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Monday, January 18, 2021

Academics & Research

UH prof leads team in identifying children at risk for mental health issues


Carla Sharp, director of UH’s Developmental Psychopathology Lab, stands with children at a community-based organization in the township of Mangaung, outside the city of Bloemfontein in South Africa, during her research for a National Institutes of Health-funded study. | Courtesy of

A UH researcher’s team is working on a study about children orphaned by HIV/AIDS in South Africa, aiming to provide insight on how to identify and help children with emotional behavior issues.

About 5.6 million adults living with HIV lived in South Africa in 2011, according to the Department of Health’s 2011 National Antenatal Sentinel HIV & Syphilis Prevalence Survey in South Africa, and 1.43 percent of the general population was estimated to be infected.

According to a 2013 UNICEF report, about 2.5 million children who have lost one or both parents to AIDS were living in South Africa in 2012, making up about 63 percent of all orphans in that region.

“There are two factors that cause increased risk for mental health problems in children (who have one or more parents living with HIV). The first is that their parents die from HIV/AIDS, so the effect on children’s mental health is a well-known fact, and the other result of (having an HIV-positive parent) on a child’s mental health is by having chronically ill parents,” said Carla Sharp, director of UH’s Developmental Psychopathology Lab and the principal investigator of the study, titled “Emotional-behavior disorders in South African children affected by AIDS.”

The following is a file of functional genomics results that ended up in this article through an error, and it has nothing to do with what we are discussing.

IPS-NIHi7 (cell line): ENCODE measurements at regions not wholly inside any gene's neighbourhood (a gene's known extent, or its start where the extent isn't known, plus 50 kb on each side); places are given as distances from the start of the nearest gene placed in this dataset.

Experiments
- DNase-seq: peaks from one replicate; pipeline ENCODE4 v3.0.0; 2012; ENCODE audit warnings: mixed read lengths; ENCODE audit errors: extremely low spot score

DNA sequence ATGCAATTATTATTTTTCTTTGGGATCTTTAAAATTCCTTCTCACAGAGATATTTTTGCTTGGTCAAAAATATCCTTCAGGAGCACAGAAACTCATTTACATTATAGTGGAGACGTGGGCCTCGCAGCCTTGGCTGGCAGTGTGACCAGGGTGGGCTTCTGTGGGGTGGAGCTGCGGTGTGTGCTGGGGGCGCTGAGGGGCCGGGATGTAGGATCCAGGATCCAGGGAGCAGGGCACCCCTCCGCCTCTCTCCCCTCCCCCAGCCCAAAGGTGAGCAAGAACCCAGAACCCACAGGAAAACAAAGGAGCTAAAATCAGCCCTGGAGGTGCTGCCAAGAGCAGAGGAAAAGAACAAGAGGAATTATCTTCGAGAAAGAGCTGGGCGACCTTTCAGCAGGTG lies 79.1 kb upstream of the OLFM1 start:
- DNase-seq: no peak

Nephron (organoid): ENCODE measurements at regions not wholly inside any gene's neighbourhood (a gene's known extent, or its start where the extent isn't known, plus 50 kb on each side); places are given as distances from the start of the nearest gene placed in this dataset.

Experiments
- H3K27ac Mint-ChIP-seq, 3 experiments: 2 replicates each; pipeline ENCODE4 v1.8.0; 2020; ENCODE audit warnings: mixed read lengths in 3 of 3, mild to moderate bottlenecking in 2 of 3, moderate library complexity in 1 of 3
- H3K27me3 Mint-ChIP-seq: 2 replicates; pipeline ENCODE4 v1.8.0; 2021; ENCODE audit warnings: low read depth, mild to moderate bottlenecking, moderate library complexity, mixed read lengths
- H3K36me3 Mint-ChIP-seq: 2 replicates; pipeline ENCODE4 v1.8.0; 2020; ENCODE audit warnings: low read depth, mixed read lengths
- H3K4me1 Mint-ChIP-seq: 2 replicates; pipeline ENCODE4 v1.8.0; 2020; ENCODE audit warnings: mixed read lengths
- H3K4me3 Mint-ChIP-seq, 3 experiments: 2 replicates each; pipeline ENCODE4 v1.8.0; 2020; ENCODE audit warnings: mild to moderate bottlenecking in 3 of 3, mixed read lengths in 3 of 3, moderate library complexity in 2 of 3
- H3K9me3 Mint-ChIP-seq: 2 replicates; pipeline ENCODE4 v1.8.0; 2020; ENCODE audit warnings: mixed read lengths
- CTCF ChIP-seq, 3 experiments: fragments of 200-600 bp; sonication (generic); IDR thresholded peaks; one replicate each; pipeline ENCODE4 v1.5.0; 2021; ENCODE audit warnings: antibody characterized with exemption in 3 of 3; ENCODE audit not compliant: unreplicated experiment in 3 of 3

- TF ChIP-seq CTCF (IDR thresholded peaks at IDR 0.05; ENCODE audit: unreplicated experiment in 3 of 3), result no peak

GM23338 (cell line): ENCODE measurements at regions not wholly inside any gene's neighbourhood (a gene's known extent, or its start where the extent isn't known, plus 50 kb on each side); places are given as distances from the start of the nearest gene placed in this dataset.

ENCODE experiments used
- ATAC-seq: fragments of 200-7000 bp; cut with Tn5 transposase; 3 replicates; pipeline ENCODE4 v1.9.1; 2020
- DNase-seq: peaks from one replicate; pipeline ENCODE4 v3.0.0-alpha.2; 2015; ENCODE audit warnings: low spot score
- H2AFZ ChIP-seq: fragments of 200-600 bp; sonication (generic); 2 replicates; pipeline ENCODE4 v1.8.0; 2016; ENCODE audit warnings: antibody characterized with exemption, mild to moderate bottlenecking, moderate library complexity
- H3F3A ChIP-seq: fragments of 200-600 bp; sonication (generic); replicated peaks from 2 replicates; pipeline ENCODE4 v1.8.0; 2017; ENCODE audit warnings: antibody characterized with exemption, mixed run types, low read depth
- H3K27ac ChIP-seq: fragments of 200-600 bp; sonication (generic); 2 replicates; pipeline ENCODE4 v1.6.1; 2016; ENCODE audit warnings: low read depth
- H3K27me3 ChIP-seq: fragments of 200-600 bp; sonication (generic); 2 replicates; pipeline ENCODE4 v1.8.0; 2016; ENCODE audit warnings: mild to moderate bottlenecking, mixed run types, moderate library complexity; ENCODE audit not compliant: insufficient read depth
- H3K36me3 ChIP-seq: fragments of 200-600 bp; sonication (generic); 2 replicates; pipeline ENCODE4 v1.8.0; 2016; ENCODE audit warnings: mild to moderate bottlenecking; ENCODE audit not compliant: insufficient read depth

“There’s been an increase in the ability to treat HIV/AIDS in adults, so the mortality results have actually decreased, but many children are still living with chronically ill parents.”

The study received a $951,147 grant from the National Institutes of Health and aims to develop a reliable and valid diagnostic tool for the early detection of psychiatric disorders as a first step toward successful intervention.

“Our research is about how to identify children in the community with emotional and behavior problems, so we developed and evaluated the validity of two diagnostic tools that could identify children with emotional or behavioral disorders,” Sharp said.

According to a UH press release, the three-year cross-sectional study adapts a clinical diagnostic interview and questionnaire using multiple informants to collect 750 interviews from children ages 7 to 11, including 250 children orphaned by AIDS, 250 orphaned by other means and 250 non-orphaned.

According to Sharp, a large challenge in identifying and caring for children at risk for mental health problems is that there are only four psychologists per 100,000 people in South Africa.

“There is a serious lack of trained professionals to deal with the seriously high amount of children put at risk by this disease,” Sharp said.

“If a child cannot be identified for help, then there is no way for them to overcome the effects of being an orphan.”

The research team also included professor Lochner Marais from the Centre for Development Support at the University of Free State and Donald Skinner, director of Research on Health and Society at the University of Stellenbosch.

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